By James Muonwa
SEXUAL Reproductive Health Rights Africa Trust (SAT) says the recent increase of the age of sexual consent from 16 to 18 potentially threatens the right to natural adolescent development and the right to access health care for over 450 000 adolescents.
A Constitutional Court ruling on May 24, 2022, in effect, raised the age of legal sexual consent in Zimbabwe from 16 to 18 years, thereby excluding the sexually active 16 and 17 year-olds.
In a statement on Tuesday, SAT said the decision posed a danger to young adults who would not be able to freely access sexual reproductive health services.
“We believe that there are significant dangers flowing from the decision which, when applied in law, have the potential to threaten the right to natural adolescent development as well as the right to access health care for some 450 000 adolescents aged between 16 and 17 years,” reads the statement.
“Unless these dangers are mitigated in law, they may as well hamper Zimbabwe’s commitment to health for all its citizens, our obligations to achieve the Sustainable Development Goals (SDG) by 2030, and most devastatingly, our national potential to achieve a demographic dividend boost to national development.”
The non-governmental organisation noted the necessity of the ruling, but warned it had far-reaching consequences.
“As SAT, we understand the good intentions of those who brought the case, and we recognise the parameters of the case within which the court found itself dispensing the judgement it gave. We all rely on the primacy of our nation’s constitution, and on the Justices that interpret it, to protect our rights.
“On several issues, the judgement showed remarkable prescience for the tasks now ahead. It recognised the reality that adolescents are having, and will continue to have sex, and that their rights to appropriate health care cannot be impacted,” further said SAT.
“The paradox is that whilst it is highly desirable that children should stay away from sex until they are adults, the lived reality may be otherwise. Children who have sexual relations still have the right to health care services, notwithstanding their youthfulness. Efforts to accommodate their health care services needs must be scaled up.”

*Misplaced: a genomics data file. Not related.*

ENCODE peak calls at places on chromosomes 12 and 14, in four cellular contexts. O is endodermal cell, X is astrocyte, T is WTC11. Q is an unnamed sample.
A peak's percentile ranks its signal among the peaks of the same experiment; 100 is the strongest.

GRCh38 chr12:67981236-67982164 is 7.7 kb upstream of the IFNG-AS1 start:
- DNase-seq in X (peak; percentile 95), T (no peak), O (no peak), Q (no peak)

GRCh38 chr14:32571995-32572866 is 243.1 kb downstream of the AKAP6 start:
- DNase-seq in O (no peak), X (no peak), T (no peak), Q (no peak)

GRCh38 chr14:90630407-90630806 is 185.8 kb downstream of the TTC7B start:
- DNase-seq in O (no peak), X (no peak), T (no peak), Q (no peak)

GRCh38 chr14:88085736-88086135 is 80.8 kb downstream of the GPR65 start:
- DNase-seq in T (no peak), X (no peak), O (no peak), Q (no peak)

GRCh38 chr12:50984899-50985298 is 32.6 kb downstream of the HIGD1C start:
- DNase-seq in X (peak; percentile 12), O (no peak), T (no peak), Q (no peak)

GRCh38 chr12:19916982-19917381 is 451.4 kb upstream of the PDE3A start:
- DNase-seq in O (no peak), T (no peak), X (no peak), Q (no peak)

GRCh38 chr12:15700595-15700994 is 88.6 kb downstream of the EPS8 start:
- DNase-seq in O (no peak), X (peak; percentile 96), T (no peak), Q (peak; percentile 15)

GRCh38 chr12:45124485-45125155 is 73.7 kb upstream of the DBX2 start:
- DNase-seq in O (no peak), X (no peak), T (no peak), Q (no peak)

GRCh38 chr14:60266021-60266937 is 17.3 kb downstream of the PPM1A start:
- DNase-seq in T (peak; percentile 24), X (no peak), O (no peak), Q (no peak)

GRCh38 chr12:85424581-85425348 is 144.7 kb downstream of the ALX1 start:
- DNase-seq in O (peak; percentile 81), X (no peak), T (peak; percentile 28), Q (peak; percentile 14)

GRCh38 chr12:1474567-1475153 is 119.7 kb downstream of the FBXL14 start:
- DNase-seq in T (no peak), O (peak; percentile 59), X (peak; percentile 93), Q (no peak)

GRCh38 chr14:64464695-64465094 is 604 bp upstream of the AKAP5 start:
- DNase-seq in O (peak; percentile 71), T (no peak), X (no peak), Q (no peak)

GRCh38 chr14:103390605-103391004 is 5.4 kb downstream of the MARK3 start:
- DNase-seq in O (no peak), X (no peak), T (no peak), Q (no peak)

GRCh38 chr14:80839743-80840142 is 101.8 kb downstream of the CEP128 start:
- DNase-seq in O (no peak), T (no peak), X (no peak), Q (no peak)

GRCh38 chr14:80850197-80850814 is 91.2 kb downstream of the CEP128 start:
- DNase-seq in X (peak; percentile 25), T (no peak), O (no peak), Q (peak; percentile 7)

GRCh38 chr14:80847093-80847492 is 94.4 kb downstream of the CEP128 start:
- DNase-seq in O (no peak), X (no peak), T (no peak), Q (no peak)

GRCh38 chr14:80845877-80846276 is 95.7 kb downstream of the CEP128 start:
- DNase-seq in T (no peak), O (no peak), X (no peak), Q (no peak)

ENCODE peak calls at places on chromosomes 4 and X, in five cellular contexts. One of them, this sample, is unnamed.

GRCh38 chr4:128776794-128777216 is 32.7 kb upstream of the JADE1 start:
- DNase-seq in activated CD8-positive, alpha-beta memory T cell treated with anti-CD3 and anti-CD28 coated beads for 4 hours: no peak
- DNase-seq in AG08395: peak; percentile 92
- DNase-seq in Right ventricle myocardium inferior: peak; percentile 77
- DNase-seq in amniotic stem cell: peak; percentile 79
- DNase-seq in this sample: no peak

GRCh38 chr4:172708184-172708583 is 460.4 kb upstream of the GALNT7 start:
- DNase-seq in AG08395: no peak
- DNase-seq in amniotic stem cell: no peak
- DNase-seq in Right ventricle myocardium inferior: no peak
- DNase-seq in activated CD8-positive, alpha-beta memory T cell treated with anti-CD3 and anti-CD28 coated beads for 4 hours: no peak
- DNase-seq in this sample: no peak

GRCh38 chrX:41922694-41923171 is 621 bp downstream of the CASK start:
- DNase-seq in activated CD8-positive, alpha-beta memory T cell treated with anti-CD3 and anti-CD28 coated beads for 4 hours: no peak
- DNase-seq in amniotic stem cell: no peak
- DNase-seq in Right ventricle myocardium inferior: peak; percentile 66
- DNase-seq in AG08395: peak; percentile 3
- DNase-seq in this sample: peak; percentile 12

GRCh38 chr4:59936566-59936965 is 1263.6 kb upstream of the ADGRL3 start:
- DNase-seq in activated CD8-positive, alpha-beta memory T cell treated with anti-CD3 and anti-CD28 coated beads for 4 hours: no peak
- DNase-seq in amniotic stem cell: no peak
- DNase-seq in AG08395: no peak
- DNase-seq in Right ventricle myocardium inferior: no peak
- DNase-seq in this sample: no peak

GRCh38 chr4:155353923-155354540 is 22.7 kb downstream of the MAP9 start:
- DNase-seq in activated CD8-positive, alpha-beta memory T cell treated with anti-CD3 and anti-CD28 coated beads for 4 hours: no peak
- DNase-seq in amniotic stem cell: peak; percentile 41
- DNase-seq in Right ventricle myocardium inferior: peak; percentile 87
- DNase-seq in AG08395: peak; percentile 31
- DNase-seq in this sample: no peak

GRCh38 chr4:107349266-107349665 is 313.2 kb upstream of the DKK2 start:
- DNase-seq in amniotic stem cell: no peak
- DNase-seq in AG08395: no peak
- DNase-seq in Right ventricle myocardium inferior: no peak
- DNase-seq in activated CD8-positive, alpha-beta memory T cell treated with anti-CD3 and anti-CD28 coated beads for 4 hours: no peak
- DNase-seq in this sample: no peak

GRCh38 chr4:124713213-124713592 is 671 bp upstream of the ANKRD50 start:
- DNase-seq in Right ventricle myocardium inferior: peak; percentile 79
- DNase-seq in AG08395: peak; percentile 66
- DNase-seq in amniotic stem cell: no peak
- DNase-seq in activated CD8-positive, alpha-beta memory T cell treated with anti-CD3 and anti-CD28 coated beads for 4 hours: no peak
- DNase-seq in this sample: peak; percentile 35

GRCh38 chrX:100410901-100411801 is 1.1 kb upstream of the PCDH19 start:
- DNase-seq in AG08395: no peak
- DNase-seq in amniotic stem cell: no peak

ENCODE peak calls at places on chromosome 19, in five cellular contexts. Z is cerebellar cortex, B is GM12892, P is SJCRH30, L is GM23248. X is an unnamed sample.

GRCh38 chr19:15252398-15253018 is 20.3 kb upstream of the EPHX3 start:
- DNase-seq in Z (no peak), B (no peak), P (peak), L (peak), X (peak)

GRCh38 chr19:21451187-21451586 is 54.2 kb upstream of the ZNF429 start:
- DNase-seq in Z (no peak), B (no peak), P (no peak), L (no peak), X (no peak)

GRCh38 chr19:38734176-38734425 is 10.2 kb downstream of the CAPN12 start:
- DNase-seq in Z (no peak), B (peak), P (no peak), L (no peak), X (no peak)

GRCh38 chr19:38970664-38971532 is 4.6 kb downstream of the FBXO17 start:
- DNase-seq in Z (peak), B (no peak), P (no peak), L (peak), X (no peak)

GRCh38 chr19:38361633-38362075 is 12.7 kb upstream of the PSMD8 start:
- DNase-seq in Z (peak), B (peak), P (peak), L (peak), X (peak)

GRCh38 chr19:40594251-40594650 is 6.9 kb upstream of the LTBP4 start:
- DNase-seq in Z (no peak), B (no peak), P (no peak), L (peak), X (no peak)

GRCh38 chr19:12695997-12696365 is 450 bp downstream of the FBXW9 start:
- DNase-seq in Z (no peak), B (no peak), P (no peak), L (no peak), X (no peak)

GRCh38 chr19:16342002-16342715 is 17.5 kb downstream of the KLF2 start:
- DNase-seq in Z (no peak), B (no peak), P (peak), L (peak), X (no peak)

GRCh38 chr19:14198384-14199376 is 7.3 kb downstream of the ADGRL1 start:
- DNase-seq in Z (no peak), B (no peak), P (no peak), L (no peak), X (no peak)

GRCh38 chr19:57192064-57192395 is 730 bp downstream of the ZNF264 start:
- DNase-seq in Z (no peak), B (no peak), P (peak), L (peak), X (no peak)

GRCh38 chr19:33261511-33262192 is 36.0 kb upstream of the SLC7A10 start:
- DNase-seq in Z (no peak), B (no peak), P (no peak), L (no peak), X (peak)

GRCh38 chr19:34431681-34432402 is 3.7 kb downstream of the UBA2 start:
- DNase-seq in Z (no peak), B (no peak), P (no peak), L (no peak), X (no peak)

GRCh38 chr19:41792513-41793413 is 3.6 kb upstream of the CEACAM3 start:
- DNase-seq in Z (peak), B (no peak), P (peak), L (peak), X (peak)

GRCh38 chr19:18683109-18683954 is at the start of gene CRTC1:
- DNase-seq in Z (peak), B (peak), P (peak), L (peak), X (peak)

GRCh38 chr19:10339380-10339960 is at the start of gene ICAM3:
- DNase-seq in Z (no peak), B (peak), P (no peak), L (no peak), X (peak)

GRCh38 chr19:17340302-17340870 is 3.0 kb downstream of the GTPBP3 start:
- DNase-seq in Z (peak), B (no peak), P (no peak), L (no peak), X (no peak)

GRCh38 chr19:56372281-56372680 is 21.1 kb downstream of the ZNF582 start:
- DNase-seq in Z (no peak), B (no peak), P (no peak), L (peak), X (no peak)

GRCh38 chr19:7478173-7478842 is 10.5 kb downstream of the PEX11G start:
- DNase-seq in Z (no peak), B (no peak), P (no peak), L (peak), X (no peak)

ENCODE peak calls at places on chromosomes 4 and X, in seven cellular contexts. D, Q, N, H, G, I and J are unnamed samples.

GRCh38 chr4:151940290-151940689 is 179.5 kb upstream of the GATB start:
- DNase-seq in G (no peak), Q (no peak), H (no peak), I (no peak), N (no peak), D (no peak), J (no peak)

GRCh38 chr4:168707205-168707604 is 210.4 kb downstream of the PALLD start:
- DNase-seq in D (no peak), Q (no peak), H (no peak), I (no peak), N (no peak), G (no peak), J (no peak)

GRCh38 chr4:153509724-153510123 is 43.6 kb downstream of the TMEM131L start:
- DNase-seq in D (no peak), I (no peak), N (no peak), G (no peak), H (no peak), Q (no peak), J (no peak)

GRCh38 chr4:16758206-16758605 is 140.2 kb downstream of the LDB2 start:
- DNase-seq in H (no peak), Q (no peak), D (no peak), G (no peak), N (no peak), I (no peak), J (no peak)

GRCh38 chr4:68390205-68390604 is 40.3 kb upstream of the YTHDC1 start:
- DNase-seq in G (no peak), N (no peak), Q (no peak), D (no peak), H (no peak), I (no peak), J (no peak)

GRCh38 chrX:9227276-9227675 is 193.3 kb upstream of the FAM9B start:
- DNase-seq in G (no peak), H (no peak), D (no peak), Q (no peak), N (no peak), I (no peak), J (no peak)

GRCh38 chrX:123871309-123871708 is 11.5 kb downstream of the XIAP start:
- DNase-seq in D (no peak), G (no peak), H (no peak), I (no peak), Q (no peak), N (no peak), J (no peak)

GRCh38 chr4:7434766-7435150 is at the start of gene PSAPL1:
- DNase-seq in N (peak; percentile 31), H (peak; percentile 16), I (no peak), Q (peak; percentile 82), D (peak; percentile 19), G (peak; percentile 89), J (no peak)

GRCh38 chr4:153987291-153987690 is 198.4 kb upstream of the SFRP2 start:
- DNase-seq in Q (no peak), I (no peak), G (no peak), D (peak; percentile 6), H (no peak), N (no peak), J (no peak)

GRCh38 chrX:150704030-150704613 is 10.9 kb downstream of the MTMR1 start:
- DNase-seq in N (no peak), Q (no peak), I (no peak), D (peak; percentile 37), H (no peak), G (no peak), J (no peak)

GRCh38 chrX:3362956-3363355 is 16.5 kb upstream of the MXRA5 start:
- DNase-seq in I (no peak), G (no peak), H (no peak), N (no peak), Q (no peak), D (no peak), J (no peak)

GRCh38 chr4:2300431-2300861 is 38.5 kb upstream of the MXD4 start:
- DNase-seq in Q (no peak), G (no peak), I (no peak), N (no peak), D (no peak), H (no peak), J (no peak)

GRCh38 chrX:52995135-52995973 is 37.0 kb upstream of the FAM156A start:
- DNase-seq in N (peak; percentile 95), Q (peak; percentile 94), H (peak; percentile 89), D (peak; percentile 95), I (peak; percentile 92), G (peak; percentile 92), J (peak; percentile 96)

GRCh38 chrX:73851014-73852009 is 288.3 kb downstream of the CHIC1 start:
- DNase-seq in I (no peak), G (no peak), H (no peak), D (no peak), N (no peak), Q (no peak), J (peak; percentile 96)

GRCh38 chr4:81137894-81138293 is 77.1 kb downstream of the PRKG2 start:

SAT emphasised health care providers need empowerment by law to provide sexual and reproductive health services to children in need of such services without regarding them as too young.
Many adolescents engage in consensual sex with one another, SAT also noted.
Added SAT: “We can approximate that the serious impact includes some 450 000 adolescents, who will, potentially, in future face jail terms for what might be healthy boyfriend/girlfriend relationships that are a natural part of growing up into a healthy loving adult. There is anecdotal evidence that a significant number of adolescent boys in jails across the SADC region–the course of their young lives forever altered–are there for consensual sex offences.”
It is widely accepted in jurisprudence, in law making and in policy, that the best interests of the child ought to take precedence over all else in matters that consider the welfare of children.
Section 81(2) of the Constitution ensures all Zimbabwean children are protected, including adolescents.
SAT reiterated it is now incumbent on NGOs working on adolescent rights, government, parliament, and UN agencies, to act swiftly, collectively, and bravely to protect children from sexual exploitation, and guard adolescents from unwarranted criminalisation and persecution for consensual sex with other adolescents.